Rhode Island Employees' Retirement System, Providence, will end investments in assault weapons manufacturers and private prisons, state Treasurer Seth Magaziner said Wednesday.
Mr. Magaziner oversees the Rhode Island State Investment Commission, which oversees the pension fund. Its decision makes Rhode island the fourth state pension fund to take similar action, and the first to divest from both private prisons and assault weapons manufacturers at the same time.
Mr. Magaziner said at a news conference Wednesday that assault weapons manufactured for civilian use and for-profit prisons "have caused too much pain for countless Americans, including Rhode Islanders."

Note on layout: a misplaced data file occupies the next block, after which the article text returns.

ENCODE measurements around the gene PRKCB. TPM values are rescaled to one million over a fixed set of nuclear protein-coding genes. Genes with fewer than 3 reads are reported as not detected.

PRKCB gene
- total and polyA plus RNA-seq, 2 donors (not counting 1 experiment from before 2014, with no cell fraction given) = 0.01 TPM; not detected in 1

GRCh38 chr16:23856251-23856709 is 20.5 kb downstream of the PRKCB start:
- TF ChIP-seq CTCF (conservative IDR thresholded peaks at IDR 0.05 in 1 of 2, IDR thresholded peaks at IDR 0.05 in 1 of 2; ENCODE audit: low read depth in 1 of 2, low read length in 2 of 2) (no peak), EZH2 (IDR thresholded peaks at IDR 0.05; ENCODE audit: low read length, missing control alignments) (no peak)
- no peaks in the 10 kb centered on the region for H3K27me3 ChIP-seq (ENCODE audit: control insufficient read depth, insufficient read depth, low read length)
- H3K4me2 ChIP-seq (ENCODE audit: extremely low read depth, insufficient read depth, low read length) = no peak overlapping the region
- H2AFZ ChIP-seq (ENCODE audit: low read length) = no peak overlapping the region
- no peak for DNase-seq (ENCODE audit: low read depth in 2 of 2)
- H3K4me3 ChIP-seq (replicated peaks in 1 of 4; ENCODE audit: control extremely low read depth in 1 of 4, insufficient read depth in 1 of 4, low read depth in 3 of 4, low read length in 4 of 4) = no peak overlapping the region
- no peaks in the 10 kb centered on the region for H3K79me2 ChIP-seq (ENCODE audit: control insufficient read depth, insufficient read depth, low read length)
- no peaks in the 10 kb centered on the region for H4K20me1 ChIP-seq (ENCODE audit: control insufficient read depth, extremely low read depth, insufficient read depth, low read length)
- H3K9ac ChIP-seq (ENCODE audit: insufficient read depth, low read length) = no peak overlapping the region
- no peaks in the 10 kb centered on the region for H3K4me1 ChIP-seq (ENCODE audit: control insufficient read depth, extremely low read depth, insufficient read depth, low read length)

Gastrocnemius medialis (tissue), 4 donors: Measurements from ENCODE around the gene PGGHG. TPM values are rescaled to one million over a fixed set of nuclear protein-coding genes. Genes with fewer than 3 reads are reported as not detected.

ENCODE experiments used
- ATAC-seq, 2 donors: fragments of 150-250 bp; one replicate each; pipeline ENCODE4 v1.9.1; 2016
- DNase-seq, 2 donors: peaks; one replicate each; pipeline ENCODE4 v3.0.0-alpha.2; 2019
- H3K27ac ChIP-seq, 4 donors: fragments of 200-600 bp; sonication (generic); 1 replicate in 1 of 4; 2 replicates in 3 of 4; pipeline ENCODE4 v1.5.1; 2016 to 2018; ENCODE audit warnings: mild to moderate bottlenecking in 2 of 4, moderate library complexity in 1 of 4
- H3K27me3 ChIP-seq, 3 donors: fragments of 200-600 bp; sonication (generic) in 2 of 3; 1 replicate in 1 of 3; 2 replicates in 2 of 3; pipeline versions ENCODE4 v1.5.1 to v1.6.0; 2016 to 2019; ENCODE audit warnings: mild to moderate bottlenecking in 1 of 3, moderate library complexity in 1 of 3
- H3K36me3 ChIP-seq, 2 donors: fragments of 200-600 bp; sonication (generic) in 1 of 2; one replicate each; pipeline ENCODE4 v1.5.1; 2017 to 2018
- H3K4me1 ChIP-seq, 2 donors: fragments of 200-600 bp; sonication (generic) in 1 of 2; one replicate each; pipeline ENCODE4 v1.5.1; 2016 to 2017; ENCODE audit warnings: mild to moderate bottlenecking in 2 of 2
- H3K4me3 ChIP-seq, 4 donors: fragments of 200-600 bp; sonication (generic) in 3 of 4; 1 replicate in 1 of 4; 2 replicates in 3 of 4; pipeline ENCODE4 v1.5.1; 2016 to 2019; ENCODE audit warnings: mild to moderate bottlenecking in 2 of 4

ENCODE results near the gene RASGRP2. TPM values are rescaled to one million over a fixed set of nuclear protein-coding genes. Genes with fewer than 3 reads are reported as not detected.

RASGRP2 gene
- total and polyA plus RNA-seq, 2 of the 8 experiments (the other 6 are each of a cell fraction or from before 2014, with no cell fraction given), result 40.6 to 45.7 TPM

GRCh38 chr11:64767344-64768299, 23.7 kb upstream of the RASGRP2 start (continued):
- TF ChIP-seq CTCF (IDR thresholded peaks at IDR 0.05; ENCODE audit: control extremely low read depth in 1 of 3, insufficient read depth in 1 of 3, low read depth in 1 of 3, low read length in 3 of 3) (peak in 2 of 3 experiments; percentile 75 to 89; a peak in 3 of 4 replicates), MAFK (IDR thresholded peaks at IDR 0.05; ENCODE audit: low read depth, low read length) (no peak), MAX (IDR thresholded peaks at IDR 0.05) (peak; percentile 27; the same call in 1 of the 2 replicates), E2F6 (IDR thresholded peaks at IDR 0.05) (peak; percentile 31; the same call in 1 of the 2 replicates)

He noted that the five deadliest mass shootings of the past decade involved assault weapons, while the business model of for-profit prisons "creates corporate incentives" for increasing already-high incarceration levels in the United States, and for cutting costs at the expense of prison populations and employees.
"With today's decision, we can do the right thing without impacting the health of Rhode Island's pension system," Mr. Magaziner said.
The $8.7 billion pension fund has $250,000 total invested in assault weapon manufacturers and private prison operators, which represents 0.003% of total assets. Proceeds from selling the shares will be reinvested across the market.